How Can Mids Steal and Remain Mids?

COMMENT

April 30, 1995|By LIZ ATWOOD

A police report from the U.S. Naval Academy reveals that more than $70,000 worth of goods was stolen from the midshipmen's dormitory last year.

I wonder what Daniel Vincent Gallery's dad would have said about that.

Daniel Gallery was a member of the Naval Academy's class of 1920. A year before he graduated, he and his father got into an argument over the young Gallery's mediocre performance at school.

The midshipman's grades were slipping and although he had promised his father he would do better, he didn't.

His father wrote him a letter and called him a "bum that was completely lacking in all principles of manhood."

His son defended himself: "I have been lazy as far as studies are concerned, but no one can say I have been a bum in other respects. I may be a damn fool for letting my opportunities slide by, but a damned fool can have a lot of manhood in him."

I felt kind of sorry for Midshipman Gallery. He may not have been devoted to the books, but he seemed like a good kid. I think his old man was being too hard on him.

If Mr. Gallery was calling his son a bum for poor grades, I expect that the words he would have used to describe the thieves at the Naval Academy's Bancroft Hall would be unprintable.

The merchandise stolen last year included computer equipment, compact discs, money and jewelry.

Only a few of the cases have been solved. The Naval Academy disciplined several civilian employees and two midshipmen for stealing.

Three mids actually were accused -- two for allegedly using stolen telephone calling cards and another for allegedly stealing money.

But one of those accused of using the calling cards left the academy before being disciplined. The other two were punished, but not expelled.

Theft, of course, is a violation of the Naval Academy's Honor Code, which states that a midshipman will not "lie, cheat or steal."

But academy officials said that only a few mids have ever been expelled for stealing.

Maybe I simply don't know all the particulars. Maybe there are good reasons. But I can't understand how a midshipman could (( be found guilty of stealing and not be expelled.

A Naval Academy spokesman said their punishment was severe.

Did that mean extra push-ups? Cleaning toilets with a toothbrush? Lost leave privileges?

Whatever the punishment, anything short of expulsion flies in the face of the honor code's clear precept. When it says that midshipmen do not lie, cheat or steal, that should mean a person caught doing any of those things will no longer be a midshipman.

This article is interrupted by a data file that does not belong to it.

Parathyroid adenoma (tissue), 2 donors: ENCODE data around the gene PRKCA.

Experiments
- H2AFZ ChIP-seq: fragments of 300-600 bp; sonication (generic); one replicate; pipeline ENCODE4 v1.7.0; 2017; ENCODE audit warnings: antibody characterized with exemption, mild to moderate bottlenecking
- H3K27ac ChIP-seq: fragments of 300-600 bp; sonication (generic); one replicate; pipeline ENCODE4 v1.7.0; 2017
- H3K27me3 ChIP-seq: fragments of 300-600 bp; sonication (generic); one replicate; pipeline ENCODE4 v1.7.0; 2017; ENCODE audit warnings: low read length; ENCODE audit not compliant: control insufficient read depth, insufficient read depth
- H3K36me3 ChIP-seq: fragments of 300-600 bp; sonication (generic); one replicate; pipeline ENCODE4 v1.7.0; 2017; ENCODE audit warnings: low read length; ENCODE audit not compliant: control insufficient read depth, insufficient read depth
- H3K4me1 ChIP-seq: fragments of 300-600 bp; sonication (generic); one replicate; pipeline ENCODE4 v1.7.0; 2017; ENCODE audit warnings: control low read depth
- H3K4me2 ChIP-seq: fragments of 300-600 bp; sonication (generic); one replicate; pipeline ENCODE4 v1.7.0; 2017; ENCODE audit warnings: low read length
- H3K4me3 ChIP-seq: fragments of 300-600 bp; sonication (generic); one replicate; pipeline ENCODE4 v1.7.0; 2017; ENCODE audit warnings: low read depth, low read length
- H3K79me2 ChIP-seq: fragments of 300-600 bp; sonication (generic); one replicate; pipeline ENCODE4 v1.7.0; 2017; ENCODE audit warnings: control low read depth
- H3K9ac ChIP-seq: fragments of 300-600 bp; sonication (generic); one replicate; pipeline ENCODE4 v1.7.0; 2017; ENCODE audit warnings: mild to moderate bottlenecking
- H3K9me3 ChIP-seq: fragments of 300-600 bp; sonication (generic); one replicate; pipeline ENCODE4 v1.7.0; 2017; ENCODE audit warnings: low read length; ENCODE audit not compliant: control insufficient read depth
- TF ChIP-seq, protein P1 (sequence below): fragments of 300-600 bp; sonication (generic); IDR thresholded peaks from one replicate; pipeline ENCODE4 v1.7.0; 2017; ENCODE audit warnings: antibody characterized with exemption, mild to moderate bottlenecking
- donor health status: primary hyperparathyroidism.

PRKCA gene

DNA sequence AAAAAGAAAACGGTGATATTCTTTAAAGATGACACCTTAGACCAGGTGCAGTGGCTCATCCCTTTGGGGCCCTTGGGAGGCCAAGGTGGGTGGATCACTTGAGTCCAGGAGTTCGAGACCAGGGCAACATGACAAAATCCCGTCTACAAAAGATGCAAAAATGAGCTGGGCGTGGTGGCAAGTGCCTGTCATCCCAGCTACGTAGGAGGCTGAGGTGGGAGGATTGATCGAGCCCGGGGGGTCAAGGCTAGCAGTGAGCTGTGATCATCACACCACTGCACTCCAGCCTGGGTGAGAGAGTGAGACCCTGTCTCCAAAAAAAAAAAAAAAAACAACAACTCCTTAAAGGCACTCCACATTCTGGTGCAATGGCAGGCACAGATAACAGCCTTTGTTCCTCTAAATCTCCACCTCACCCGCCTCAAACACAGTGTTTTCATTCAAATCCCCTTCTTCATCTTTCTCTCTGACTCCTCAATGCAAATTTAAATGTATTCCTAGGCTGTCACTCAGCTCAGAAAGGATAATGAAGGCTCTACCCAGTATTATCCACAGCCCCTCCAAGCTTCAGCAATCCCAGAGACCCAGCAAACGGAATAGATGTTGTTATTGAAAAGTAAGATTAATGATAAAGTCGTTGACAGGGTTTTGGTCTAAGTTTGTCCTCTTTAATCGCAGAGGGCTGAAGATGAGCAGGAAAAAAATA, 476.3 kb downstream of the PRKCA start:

The academy's leadership was roundly criticized for the uneven justice dispensed in the cheating scandal of December 1992.

The academy investigated 134 midshipmen for cheating on an electrical engineering final and 81 eventually confessed. But only 24 were expelled. Another 64 midshipmen received a lesser punishment. The rest were exonerated.

Some were able to avoid expulsion because academy officials weighed the honor code violation against the mids' past record at the academy. The brightest and most dedicated midshipmen were let off the hook while those with less-stellar records at the academy were expelled.

Some would argue that this is only fair. Why expel a good student for one mistake?

But to expel some students for cheating while allowing others to remain implies that there are different degrees of honor. I'm not sure that's true.

I'll concede that there are different degrees of lying and cheating.

We all lie. Sometimes we lie to spare feelings, as when a co-worker wearing a really hideous dress asks us what we think, and we say, "Looks fine." A lie, but no harm done. A colleague's feelings are spared, an awkward silence at the water fountain is avoided.

Almost everyone cheats. The teen-age cashier at Dunkin' Donuts hands you back 98 cents change instead of 88 cents and you don't bother to tell him the difference. A little dishonest, but nothing to lose sleep over, right?

So I'm willing to concede that there might have been different levels of guilt in the cheating scandal. The midshipman who stole the test committed a worse offense than one who overheard mids discussing questions from the test.

I know that during the cheating scandal the Naval Academy was chided for falling into relativism. Given our society today, it's easy to see how it happened. These days we can find an excuse for even the most atrocious behavior. After repeated exposure to lies and cheating, we have developed a sort of immunity to dishonor.

But stealing? Can there be degrees of stealing? That seems pretty cut and dried. A person takes something that doesn't belong to him, whether the item taken is a CD or a computer, it's a theft, all of which seem equally reprehensible to me.

We may not always punish people for lying and cheating, but we still put people in jail for stealing.

Stealing is wrong. It's intolerable in society. It certainly should be intolerable in the living quarters of the men and women who will be called upon to defend our country.

Stated plainly, a thief is a bum.

I'm sure old Mr. Gallery would agree.

Liz Atwood is The Baltimore Sun's editorial writer in Anne Arundel County.

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